Wednesday, 29 January 2014

Failure Hurts...But It's Okay

It's been just over a week since I got the disappointing news that I wasn't selected to be the next department head of Canada and World Studies at my school.  I have been processing the information since I found out--Tuesday, January 21, 2014 at roughly 5:30pm.  I pondered writing a blog post about the experience, but because it feels so fresh and so personal, I decided against it.  Then I remembered: one of the largest reasons I blog is to reflect on my experiences, so it only makes sense for me to write about my failed attempt to become a department head.

After the tears, the incredible feeling of failure set in.  I began to question my abilities as a teacher; the ways I carved leadership opportunities for myself or acted upon opportunities to show leadership; my reputation at school.  I felt worthless:  maybe I wasn't as great a teacher as I thought and had been led to believe, maybe my leadership skills were undeveloped, maybe I was THAT person, the one nobody wants to work with.

Fortunately, the debrief with my principal helped to put my mind at ease.  It wasn't that I'm horrible that I didn't get the job; the successful candidate was simply better.

The reasons I keep trying.  Photo courtesy Ravens Ridge Photo.
The experience made me realize that I work with some top notch teachers and students.  The number of people who asked how I was, or who shared similar experiences, comforted me.  It's nice to know that people didn't see me as a failure.  One student, who was working on an essay while a colleague shared his experiences with me, said later, "I'm sorry.  I think you're doing a great job".  Cue tears!

The experience also made me consider how to want to role model failure for my daughters.  I want them to take risks, to put themselves out there, to be vulnerable.  I want them to be okay with failing, and realize that there is a difference between failing and being a failure.  I don't want failure to prevent them from going for what they want or to make them question their self-worth. And I can't let failure do the same to me.

Tuesday, 14 January 2014

I Make Students Do Assignments That I Don't Want To Do Myself

I have been doing some thinking about assignments that students are required to complete in order to earn their credits.  This is especially timely, since we're nearly at the end of first semester.  This afternoon, the tweet below captured my attention and really made me think about what I require my students to do and if I would want to do the same tasks.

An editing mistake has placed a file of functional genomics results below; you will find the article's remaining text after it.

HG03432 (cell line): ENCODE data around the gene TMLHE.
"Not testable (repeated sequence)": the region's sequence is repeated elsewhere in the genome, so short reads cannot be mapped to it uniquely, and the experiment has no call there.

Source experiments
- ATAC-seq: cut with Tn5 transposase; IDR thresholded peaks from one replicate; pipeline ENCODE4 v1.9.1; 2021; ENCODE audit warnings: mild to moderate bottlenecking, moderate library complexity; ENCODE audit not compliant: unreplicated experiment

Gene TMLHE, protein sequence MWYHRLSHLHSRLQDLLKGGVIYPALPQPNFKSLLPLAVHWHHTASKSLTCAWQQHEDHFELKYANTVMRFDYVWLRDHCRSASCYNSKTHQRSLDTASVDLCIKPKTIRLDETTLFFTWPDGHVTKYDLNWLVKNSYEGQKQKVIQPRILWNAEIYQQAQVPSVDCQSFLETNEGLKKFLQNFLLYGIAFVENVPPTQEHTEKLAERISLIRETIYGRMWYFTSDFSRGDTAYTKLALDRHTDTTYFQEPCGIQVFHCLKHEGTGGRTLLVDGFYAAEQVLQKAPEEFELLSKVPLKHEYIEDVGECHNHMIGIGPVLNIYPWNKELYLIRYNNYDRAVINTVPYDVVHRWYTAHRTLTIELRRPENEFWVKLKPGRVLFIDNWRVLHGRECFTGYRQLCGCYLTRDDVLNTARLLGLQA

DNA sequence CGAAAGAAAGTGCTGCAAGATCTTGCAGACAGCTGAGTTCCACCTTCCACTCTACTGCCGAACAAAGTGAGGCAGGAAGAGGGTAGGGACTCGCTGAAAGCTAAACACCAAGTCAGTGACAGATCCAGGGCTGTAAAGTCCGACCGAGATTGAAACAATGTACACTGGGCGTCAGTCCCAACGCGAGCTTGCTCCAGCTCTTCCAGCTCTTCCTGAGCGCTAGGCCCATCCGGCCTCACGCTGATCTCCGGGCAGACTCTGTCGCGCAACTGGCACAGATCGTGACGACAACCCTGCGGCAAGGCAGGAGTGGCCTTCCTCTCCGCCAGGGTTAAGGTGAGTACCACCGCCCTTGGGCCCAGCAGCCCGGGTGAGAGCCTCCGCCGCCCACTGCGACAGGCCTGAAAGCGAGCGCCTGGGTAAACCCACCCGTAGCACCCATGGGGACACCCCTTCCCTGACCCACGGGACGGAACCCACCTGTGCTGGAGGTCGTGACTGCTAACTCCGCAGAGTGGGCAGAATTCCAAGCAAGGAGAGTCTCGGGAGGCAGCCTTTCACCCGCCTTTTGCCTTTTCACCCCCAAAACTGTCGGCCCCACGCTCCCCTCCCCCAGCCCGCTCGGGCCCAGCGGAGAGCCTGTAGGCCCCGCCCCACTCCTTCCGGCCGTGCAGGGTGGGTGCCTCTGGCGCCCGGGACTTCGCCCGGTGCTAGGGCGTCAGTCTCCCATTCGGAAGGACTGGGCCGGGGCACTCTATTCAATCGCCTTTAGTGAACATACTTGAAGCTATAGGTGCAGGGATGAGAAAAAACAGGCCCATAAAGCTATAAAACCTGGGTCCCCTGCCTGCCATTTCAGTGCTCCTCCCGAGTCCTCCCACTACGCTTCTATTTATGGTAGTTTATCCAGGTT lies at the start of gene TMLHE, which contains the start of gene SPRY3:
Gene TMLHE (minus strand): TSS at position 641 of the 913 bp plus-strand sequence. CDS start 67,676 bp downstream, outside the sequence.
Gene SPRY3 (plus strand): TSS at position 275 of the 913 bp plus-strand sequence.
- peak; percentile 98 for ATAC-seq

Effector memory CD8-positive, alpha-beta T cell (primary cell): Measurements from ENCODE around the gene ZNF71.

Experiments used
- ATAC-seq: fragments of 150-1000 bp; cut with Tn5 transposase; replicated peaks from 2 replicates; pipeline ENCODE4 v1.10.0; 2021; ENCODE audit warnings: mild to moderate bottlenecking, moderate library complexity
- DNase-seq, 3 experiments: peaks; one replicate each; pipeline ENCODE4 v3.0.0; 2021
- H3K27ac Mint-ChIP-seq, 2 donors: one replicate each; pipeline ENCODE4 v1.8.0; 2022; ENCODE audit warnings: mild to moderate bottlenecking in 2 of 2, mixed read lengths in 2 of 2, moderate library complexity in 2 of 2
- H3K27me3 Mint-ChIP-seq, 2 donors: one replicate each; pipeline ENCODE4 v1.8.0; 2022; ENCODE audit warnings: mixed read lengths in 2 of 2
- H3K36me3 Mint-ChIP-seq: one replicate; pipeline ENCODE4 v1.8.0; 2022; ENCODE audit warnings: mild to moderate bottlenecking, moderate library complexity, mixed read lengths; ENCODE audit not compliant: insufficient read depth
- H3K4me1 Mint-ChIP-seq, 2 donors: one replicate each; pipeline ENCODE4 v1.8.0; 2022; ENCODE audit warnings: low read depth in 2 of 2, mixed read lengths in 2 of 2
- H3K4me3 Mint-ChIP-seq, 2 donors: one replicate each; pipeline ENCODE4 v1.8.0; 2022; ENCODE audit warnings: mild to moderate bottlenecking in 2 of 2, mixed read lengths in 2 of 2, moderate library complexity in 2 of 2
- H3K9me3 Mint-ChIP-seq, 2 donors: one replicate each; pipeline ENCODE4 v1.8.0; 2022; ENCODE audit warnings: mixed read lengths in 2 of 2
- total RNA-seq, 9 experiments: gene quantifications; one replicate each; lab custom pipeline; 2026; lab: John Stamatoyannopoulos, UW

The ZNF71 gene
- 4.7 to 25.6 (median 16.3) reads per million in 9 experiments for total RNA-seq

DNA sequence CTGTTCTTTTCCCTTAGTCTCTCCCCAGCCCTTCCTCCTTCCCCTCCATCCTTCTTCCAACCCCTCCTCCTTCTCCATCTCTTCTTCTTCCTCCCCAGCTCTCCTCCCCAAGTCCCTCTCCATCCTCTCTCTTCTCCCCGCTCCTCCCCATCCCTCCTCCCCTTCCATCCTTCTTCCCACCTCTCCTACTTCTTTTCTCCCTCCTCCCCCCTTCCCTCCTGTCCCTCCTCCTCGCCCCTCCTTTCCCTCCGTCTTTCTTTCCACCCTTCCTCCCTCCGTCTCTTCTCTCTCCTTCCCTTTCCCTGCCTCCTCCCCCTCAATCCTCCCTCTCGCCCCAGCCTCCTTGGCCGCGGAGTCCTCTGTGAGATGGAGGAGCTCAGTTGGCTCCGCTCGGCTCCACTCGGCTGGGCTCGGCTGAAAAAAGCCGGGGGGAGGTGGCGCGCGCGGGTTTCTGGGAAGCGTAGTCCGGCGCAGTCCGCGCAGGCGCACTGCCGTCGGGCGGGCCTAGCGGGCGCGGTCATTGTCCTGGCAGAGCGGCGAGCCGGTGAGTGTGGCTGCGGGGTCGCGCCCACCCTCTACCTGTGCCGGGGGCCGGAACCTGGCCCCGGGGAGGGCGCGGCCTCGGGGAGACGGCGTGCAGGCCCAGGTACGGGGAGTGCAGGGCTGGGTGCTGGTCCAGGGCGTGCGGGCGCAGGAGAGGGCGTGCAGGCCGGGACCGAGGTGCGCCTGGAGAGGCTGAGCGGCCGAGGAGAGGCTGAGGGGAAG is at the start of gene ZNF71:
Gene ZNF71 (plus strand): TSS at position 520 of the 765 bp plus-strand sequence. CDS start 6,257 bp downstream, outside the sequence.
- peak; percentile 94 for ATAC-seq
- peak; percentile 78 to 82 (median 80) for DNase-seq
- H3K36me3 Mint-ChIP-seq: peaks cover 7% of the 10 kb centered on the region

In my mind, I went through the assignments that my three classes have worked on over the course of the semester, and I'm not too happy.  My findings are below.

I'm not sure what this says about me or about my teaching.  Am I a lazy person, who just doesn't want to do anything that requires formalized writing and really close analysis?  Am I a sub par teacher, who just has students do assignments because they have always been assigned and why change?

What are the purposes of the assignments I make students do, but would never do myself, unless required to pass a course?  In looking at the English course, I notice that I don't want to do any of the tasks that require essay writing.  What type of English teacher would I be if I didn't require students to write an essay?  Is it possible for students to learn the appropriate skills without doing the essay?

Most dismal is the Grade 10 history course.  I make them do literacy assignments in an half-hearted attempt to get them ready for the OSSLT: a test I am glad I did not have to pass to earn my high school diploma.  The purpose of the weekly quizzes is horrible:  a way to force students to write down their notes.  What on earth am I thinking?  The other assignments are just blah...they measure (hopefully) the students' understanding, but they aren't particularly engaging.  No wonder my history class hates my history class.

The silver lining in all of this is the Grade 12 history class.  There are only two assignments that I would not do...and I already had plans to make those changes.  The pirate photo album will be changed back to the pirate cartoon, which students did the first time I taught the class.  The Vietnam War letter will be changed, because I intend on removing the unit and replacing it with a unit about the War on Terror and a discussion about "enhanced interrogation techniques".

I am left with one significant question: just because I don't want to do the assignment (and believe that students probably don't either) does that mean there isn't value in it?